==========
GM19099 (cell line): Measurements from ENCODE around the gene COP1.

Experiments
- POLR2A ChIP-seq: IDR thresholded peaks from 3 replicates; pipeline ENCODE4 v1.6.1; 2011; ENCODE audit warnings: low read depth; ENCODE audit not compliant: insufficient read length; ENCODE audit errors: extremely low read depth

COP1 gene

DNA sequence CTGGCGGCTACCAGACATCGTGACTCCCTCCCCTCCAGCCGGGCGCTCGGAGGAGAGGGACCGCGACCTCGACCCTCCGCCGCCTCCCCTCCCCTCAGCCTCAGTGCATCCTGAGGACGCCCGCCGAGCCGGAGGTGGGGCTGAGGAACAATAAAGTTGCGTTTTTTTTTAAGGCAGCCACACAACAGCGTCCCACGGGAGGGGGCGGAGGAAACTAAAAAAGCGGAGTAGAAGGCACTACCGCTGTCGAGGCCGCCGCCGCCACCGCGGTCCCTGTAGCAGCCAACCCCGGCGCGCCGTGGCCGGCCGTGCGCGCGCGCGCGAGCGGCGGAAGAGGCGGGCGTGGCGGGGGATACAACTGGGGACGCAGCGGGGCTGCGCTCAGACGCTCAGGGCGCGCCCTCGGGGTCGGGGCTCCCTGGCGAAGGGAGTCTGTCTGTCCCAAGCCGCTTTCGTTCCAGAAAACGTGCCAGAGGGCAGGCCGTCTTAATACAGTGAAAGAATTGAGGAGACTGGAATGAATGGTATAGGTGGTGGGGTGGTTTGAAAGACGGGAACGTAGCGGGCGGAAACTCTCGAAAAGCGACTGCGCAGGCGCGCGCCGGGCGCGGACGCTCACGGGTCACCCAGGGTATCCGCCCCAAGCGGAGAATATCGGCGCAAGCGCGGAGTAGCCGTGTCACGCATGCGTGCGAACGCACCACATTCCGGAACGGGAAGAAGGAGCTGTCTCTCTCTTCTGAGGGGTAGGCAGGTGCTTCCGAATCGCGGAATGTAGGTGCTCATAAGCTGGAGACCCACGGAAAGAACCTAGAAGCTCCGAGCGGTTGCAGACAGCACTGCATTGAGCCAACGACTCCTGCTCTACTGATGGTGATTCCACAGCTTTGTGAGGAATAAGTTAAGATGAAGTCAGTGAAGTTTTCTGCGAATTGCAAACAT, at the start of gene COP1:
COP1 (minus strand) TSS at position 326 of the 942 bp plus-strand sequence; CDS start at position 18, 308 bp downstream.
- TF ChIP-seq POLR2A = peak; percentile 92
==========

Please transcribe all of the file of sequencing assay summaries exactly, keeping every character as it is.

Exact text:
GM19099 (cell line): Measurements from ENCODE around the gene COP1.

Experiments
- POLR2A ChIP-seq: IDR thresholded peaks from 3 replicates; pipeline ENCODE4 v1.6.1; 2011; ENCODE audit warnings: low read depth; ENCODE audit not compliant: insufficient read length; ENCODE audit errors: extremely low read depth

COP1 gene

DNA sequence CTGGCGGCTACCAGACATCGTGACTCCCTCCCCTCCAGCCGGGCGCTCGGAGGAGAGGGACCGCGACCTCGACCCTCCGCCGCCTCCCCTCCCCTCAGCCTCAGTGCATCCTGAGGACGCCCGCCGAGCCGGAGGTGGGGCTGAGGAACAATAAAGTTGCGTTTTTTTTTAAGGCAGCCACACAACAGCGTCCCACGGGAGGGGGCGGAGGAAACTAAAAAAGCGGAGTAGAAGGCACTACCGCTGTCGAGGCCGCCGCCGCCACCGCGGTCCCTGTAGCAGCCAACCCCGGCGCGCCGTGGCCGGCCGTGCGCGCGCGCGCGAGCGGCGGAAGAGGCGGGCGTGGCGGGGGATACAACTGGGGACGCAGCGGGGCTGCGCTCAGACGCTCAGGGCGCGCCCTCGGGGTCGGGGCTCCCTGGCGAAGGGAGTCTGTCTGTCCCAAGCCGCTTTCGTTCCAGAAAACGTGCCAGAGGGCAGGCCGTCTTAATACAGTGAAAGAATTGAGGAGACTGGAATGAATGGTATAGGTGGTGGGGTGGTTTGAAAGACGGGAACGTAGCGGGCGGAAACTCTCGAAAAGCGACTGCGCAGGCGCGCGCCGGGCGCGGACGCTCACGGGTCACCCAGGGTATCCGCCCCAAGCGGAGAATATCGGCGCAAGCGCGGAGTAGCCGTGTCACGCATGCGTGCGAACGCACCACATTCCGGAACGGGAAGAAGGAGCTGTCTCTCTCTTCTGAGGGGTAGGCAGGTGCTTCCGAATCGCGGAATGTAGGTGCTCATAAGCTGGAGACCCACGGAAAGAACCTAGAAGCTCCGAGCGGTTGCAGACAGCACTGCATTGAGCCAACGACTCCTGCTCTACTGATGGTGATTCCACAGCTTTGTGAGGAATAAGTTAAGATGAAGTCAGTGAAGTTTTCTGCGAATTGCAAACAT, at the start of gene COP1:
COP1 (minus strand) TSS at position 326 of the 942 bp plus-strand sequence; CDS start at position 18, 308 bp downstream.
- TF ChIP-seq POLR2A = peak; percentile 92